Press & Reviews / Sir Chris Hoy Project
Written by Sophie Hurcom
Scottish bike manufacturer Shand Cycles creates built-to-order flagship bikes, as well as providing bespoke frames. Then there’s that collaboration with Sir Chris Hoy….
Customers don’t come much more high profile than the UK’s greatest Olympian, Sir Chris Hoy – even more so for a Scottish bicycle manufacturer. This summer Shand Cycles collaborated with Hoy on a new hand-built keirin track bike with a prototype frame that was designed to the Olympian’s exact specifications.
Based in Livingston, just outside Edinburgh, Shand Cycles has been making bikes for 11 years. Around 18 months ago, Steven Shand and his business partner Russell Stout were approached by James Olsen, a designer for Evans Cycles who works with Hoy Bikes, with the idea for them to launch a hand-built track model into their range.
Initially, Shand was sceptical as to how much the former rider would be involved, yet he found Hoy had a very hands-on approach. “He was very enthusiastic and extremely knowledgeable,” said Shand. “He came to the workshop and knew to the nearest half a millimetre where his handlebars were in relation to his saddle, as well as some technical aspects.”
The fact that the duo is Scottish made the project all the more fitting. “Chris used to race BMX half a mile from where our workshop is in Livingston,” Shand added. A start date for the production of the Hoy- Shand project is yet to be confirmed, but Shand isn’t just about making bikes for Olympians. The company began in 2003, building bikes part-time. “I was working out of a workshop that was joined onto the outside of my house, only building 20 bikes a year,” he explained. “We were making all kinds of bikes. Every bike was a complete project, different, made to measure.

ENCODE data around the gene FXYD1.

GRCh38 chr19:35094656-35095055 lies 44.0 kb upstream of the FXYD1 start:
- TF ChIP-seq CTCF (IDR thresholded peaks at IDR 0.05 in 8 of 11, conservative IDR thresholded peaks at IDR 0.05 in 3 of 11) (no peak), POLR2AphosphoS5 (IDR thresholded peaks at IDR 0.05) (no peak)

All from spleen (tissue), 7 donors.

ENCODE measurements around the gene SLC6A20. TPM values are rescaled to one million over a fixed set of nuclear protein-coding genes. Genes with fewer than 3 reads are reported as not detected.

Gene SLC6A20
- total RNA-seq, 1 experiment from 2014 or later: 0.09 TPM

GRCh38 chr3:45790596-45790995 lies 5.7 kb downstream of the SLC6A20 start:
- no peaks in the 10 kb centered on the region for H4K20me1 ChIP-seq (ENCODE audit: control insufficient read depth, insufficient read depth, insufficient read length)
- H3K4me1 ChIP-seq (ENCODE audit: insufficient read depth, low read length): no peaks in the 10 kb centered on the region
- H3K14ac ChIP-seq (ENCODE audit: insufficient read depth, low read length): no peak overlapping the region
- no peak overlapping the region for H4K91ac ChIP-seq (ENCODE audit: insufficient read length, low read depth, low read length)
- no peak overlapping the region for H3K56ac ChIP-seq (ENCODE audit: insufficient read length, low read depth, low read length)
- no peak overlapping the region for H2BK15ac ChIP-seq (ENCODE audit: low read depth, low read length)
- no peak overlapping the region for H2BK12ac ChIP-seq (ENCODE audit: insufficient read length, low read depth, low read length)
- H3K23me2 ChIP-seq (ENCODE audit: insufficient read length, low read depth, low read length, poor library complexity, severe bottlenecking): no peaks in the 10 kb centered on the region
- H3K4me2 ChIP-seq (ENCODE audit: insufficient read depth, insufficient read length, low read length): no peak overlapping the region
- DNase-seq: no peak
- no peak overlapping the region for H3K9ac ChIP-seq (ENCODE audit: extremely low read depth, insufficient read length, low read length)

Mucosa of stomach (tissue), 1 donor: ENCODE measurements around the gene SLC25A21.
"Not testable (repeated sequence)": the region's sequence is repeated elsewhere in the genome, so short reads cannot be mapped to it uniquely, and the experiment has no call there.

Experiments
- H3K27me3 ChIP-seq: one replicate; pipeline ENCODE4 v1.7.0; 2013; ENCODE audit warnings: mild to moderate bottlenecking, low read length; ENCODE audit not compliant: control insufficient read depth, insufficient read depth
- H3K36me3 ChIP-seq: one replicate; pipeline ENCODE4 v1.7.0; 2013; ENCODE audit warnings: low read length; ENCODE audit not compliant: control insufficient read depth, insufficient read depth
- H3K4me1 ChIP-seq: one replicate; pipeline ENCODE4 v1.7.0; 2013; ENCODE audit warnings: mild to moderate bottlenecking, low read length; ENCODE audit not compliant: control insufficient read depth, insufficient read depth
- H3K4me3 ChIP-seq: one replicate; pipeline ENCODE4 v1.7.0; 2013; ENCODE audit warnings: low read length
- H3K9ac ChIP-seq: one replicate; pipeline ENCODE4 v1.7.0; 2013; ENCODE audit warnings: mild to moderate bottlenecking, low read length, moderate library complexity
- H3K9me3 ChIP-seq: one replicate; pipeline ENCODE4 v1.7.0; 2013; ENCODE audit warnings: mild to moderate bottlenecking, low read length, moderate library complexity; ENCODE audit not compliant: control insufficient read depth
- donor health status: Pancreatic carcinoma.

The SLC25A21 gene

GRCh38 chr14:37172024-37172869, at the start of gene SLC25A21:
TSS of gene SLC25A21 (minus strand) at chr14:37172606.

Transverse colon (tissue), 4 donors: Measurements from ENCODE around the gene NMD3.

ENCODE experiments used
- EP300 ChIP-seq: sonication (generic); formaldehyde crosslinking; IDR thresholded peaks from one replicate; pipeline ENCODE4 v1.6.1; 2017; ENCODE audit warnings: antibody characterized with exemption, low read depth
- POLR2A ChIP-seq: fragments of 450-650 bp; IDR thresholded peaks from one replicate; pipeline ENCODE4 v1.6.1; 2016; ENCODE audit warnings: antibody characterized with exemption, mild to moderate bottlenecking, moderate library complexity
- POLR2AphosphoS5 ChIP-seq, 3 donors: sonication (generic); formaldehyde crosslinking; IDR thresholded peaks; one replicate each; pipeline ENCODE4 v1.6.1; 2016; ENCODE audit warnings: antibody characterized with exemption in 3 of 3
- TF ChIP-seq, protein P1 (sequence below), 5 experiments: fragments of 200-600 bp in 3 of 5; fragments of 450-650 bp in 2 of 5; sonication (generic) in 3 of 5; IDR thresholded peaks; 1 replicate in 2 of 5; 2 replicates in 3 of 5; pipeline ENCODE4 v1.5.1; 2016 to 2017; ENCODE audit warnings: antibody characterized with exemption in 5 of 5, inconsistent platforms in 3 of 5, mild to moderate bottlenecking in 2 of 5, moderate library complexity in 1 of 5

Shand and Stout formed a partnership, moved to bigger premises and relaunched the brand in 2011. Today, the business is split in two; a “production” range of two flagship bikes all built to order, and a totally bespoke frame-building service. The Stoater is its bestselling production model, which also comes in a Rohloff hub-compatible version, combining off-road and cyclo-cross DNA with a road bike. It’s described as “a fun, fast bike that’s also versatile with 35mm tyres, mudguards and disc brakes The Skinnymalinky is a performance bike with quick geometry to which you can fit mudguards and 28mm tyres and ride all year long.
“In Scotland if you have a good bike and a winter bike, you’re riding your winter bike 10 months of the year,” said Shand. “Why can’t you have a nice bike that’s practical?” The company now employs six fulltime staff and is planning to launch a clothing range with a soon-to-be-unveiled Scottish designer.
“The main thing that we focus on is simplicity. Shand explained. “We’ll step back and look at a bike and say, ‘Does it really need that detail?’ Less is undeniably more. It’s about not putting things on bikes that really don’t need to be there.”
Japanese keirin racing played a big part in Sir Chris Hoy’s career [his wins include two Olympic keirin golds and three Worlds golds], and the Shand/Hoy bike is a tribute to his love of it. For the prototype, Hoy had his name written in Japanese on the top tube, next to six gold rings, and one silver, to celebrate his Olympic medals. Hoy chose Reynolds and Columbus tubing, a Dura-Ace chainset, Nitto bars, Thomson stem, and it’s finished with hand-built wheels, Dura Ace hubs and Mavic Reflex rims.